*UPDATE* Dog Got A Chick

Discussion in 'Predators and Pests' started by candy37, Sep 9, 2007.

  1. candy37

    candy37 In the Brooder

    Aug 22, 2007
    South Texas
    Yesterday I had the chicks outside in a pen. When rounding them up to go back in for the night, my son said one was still lose. I did a quick count and told him I had them all...I was wrong.
    Somehow the chick made it through the night alone. This morning though, its luck ran out. My dog caught her this morning & my son found the dog enjoying her snack.
    I took the chick away from her, but how do I stop her from doing it again?
    I've heard about tying the dead chick to the dog's neck and that is supposed to stop her from killing another one. Does anyone know if this works?
    Does anyone have any other ways to stop the dog?
    BTW, I didn't punish the dog. Told her she was bad, took the chick away and that was it. She's a bird dog, doing what comes natural...but I really need her not to do it again.
    Last edited: Sep 14, 2007
  2. Southern28Chick

    Southern28Chick Flew The Coop

    Apr 16, 2007
    Keep the dog away from your chickens, that's the only way to stop her from killing them.
  3. candy37

    candy37 In the Brooder

    Aug 22, 2007
    South Texas
    My dog has free range of our 100 acres. She is wonderful at keeping critters away and killing the ones that aren't warned off. She never eats her kills (except rabbits), but leaves them for us to find and praise her for. The fact that she was eating the chick is extremely odd.
    My chicks are too young to free range but we want to free range them when they get a little older.
    There has to be a way to keep the dog from killing them without having to confine the dog or chickens.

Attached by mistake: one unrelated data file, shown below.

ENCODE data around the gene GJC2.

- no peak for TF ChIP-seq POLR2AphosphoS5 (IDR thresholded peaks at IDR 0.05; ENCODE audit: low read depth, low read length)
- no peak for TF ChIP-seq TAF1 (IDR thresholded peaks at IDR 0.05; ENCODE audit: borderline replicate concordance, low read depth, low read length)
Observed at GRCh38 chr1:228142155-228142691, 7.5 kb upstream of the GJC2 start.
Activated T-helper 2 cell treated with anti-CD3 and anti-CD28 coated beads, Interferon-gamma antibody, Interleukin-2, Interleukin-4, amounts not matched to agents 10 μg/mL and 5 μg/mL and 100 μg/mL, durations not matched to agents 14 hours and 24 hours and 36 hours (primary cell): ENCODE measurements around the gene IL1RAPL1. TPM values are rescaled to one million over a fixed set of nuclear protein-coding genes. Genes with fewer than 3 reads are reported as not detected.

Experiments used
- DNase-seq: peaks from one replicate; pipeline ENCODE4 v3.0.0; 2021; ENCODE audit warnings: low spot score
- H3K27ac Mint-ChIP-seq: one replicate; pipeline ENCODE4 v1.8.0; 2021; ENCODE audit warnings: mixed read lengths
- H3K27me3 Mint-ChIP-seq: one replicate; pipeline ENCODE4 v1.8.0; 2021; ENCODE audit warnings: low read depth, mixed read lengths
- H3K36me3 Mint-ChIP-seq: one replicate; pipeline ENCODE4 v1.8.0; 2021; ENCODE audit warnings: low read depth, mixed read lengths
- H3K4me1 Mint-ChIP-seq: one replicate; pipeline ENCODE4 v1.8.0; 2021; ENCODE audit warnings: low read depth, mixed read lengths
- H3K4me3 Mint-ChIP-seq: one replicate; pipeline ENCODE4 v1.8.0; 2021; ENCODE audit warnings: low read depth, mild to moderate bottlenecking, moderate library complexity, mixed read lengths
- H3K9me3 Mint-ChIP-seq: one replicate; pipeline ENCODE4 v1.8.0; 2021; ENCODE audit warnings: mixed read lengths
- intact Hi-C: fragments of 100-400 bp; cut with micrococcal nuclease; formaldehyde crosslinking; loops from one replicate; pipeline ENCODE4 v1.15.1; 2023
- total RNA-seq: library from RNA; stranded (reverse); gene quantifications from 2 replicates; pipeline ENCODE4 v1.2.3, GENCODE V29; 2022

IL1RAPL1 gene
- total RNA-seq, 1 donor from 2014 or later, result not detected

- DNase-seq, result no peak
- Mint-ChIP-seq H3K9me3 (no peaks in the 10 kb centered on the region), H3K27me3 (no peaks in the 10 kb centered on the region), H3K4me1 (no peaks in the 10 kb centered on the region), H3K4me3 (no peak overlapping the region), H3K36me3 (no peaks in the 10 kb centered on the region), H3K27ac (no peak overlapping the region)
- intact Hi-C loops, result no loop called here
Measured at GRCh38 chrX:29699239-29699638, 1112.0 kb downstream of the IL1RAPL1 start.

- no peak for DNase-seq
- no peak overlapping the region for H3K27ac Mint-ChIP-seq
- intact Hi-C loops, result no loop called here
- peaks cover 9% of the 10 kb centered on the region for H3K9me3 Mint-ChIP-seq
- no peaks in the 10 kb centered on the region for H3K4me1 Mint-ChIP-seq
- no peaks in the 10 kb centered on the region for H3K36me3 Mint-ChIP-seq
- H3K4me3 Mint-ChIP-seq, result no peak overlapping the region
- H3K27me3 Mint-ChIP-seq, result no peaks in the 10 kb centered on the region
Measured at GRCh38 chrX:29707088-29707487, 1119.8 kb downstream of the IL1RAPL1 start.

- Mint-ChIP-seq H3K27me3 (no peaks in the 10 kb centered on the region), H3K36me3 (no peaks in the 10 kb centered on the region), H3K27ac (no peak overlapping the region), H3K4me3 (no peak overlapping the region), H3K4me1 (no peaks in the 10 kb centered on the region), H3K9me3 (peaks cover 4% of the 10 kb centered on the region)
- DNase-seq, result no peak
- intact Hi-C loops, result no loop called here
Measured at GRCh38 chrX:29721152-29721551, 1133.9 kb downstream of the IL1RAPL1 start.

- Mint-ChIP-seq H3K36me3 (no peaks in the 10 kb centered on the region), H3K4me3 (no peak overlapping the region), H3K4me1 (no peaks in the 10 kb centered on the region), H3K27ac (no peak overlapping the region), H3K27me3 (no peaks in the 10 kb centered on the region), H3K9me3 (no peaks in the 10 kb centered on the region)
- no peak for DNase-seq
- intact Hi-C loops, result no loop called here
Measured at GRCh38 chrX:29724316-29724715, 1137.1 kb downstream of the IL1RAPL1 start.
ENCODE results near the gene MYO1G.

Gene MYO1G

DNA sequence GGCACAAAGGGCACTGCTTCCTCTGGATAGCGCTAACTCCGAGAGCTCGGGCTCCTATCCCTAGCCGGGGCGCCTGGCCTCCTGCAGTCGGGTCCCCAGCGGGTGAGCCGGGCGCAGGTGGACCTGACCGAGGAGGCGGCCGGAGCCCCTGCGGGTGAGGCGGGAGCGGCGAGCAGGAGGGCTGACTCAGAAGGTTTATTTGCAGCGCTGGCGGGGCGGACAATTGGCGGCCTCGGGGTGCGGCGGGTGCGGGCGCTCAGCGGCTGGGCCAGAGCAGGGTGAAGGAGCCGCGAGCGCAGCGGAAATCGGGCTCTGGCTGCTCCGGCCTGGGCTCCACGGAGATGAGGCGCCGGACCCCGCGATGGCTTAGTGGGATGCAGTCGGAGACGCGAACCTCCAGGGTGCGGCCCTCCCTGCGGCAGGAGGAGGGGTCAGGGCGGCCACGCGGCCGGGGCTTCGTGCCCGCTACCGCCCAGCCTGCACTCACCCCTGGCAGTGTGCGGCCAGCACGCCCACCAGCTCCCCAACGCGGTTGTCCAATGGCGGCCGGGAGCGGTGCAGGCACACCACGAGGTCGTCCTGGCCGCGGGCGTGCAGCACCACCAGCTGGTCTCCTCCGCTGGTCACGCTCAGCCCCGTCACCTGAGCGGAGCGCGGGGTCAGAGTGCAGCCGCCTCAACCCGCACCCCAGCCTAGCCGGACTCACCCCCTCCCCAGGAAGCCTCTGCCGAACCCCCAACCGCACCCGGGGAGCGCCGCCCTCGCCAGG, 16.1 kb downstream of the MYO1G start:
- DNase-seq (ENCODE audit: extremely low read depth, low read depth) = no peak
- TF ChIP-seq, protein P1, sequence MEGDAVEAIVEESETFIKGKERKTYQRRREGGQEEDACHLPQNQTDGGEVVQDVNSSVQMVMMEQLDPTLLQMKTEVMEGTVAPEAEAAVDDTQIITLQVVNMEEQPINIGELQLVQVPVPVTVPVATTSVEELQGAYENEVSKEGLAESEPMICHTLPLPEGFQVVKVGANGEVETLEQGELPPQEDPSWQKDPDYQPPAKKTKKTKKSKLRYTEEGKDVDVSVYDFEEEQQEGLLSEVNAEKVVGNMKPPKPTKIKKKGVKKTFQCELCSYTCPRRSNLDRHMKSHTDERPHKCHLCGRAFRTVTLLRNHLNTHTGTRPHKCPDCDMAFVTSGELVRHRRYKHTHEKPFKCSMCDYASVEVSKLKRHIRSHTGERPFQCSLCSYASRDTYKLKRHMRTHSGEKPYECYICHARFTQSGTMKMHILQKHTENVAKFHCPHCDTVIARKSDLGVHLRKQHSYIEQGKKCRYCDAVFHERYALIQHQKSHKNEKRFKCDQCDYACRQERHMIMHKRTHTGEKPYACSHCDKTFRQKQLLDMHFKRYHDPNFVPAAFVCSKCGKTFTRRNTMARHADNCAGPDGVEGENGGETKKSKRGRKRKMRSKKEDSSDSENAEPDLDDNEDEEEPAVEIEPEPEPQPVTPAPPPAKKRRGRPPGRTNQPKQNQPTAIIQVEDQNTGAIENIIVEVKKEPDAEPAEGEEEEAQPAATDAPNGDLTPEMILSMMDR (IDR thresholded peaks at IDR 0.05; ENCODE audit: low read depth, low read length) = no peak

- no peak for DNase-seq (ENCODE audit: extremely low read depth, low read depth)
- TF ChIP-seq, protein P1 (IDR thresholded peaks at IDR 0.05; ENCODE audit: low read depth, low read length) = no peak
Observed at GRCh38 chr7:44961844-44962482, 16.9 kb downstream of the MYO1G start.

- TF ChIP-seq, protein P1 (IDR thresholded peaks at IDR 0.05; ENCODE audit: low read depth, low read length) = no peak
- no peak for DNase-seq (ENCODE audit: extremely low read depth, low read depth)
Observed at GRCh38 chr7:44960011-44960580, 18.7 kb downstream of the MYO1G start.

Anyone have any methods for training the dog to not kill them?
  4. wren

    wren Songster

    May 27, 2007
    St Augustine, FL
    Don't do it. You have to catch the dog in the act of chasing and killing then punish right away to teach the dog not to kill those particular birds.
    Last edited: Sep 9, 2007
  5. candy37

    candy37 In the Brooder

    Aug 22, 2007
    South Texas
    Thanks Wren.
    I don't want to tie a dead bird to Mona (my dog). She's so sweet and loving, it just seems a horrible thing to do to her. Of course, I have such a hard time punishing her because she's so sweet and loving. Honestly, in the 4 years we've had her, she's only needed to be punished 3 times...and never repeated the offense again.
    I know the mistake was mine in not punishing her immediately when Mona was found eating the chick.
    I want to let the chicks out in their pen again. I guess I'll sit outside with them and scold Mona everytime she goes to their pen. Maybe that will be enough. She's a smart dog and learns everything quickly so I've got my fingers crossed. I hate to punish her, she's only doing what comes natural:(
  6. Hotwings

    Hotwings Songster

    Jan 27, 2007
    southwestern Michigan